Pharmaceutical Executive, Sep 1, 2012 - Pharmaceutical Executive

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Pharmaceutical Executive, Sep 1, 2012
Features
The Big Sell: Biologics In Emerging Markets
By Thomas Baker
High priced biologics may have a bright future in emerging markets, but winning access in the short term will be a hard sell.
The Payer C Change: From Customers to Competitors
By Stan Bernard, MD
"Payers have evolved to become powerful global contenders with pharma for increasingly limited funding of drug budgets."
Pharm Exec's 11th Annual Industry Audit
By Bill Trombetta
Shareholder value now depends on finding pockets of "good" growth, in segments with fewer players, and where expenses can be tightly controlled.
Column
The Power of Patient Feedback
By Ben Comer
Specialized knowledge about disease and treatment is no longer the exclusive province of practicing physicians. Patient voices are increasing in volume, along with their roles in treatment decisions.
Costs, Coverage, and Court Decisions
By Jill Wechsler
Its election season and drug pricing issues are once again front and center in the policy wars on managing the high cost of healthcare.
The Endless Treadmill of End-of-Life Care
By Robin Hertz
Bending the cost curve back to valuing the cycle of life.
Doctors' Words No Longer Gospel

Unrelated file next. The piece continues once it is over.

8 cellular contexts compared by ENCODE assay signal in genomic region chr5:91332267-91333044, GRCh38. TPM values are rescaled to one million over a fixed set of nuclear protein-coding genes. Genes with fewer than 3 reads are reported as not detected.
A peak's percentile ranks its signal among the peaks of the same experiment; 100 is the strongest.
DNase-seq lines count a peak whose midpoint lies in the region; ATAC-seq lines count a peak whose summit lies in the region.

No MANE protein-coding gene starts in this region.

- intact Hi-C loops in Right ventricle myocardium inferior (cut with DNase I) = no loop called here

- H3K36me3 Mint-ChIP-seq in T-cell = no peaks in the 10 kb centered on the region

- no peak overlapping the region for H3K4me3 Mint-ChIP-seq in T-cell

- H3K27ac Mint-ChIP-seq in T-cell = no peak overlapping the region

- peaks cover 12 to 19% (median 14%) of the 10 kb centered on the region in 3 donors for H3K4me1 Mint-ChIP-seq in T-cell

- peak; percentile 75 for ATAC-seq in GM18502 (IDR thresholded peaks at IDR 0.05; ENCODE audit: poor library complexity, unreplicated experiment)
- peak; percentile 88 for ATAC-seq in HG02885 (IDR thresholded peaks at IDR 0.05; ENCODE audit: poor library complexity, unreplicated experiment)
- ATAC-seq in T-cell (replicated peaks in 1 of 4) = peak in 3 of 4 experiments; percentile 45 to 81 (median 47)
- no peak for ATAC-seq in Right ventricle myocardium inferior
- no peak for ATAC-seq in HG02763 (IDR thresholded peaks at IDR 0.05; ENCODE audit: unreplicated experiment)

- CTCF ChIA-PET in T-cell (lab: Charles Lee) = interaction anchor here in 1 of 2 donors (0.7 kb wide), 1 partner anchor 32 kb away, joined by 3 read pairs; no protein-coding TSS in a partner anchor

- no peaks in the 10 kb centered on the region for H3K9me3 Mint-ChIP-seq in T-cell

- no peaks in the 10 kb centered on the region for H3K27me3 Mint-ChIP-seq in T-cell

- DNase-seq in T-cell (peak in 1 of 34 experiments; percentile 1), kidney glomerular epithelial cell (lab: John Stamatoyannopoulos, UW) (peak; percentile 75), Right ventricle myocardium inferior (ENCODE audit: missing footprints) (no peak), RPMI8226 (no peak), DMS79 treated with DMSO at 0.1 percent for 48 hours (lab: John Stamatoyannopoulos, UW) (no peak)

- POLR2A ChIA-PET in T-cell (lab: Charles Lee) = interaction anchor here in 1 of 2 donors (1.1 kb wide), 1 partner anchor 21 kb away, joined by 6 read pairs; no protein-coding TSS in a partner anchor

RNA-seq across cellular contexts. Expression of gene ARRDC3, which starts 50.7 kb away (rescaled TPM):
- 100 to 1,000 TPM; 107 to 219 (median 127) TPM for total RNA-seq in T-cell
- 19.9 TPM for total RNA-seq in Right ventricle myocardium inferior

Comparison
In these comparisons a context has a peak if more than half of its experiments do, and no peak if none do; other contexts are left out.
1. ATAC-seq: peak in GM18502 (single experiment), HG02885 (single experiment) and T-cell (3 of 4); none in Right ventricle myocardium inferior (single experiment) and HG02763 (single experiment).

By Al Topin
In the digital age, physicians don't call the shots when it comes to healthcare guidance, writes Al Topin.
Open Innovation in Pharma: Defining the Dialogue
By Roy F. Waldron
There is much talk today about "open innovation" in business and research forums—but what exactly does it mean? How does open innovation as a concept apply to the pharmaceutical sector? Does it signal a change in the way pharmaceutical companies approach research and innovation?
Patients Wade Into the Pricing Debate
By Reflector
Europe's fiscal crisis is becoming a new rallying cry for patient groups—but regional unity is still elusive.
From the Editor
The Margin Call
By William Looney
Autumn is a good time to present our annual post on how well the industry is doing in harvesting value for shareholders. Our diverse list of 24 companies, drawn from Big Pharma to the established biotechs, presents a similarly mixed picture on returns: smaller firms with a distinct customer base and tight oversight of costs are by and large proving more adept at delivering the strong growth that investors still expect from this business.

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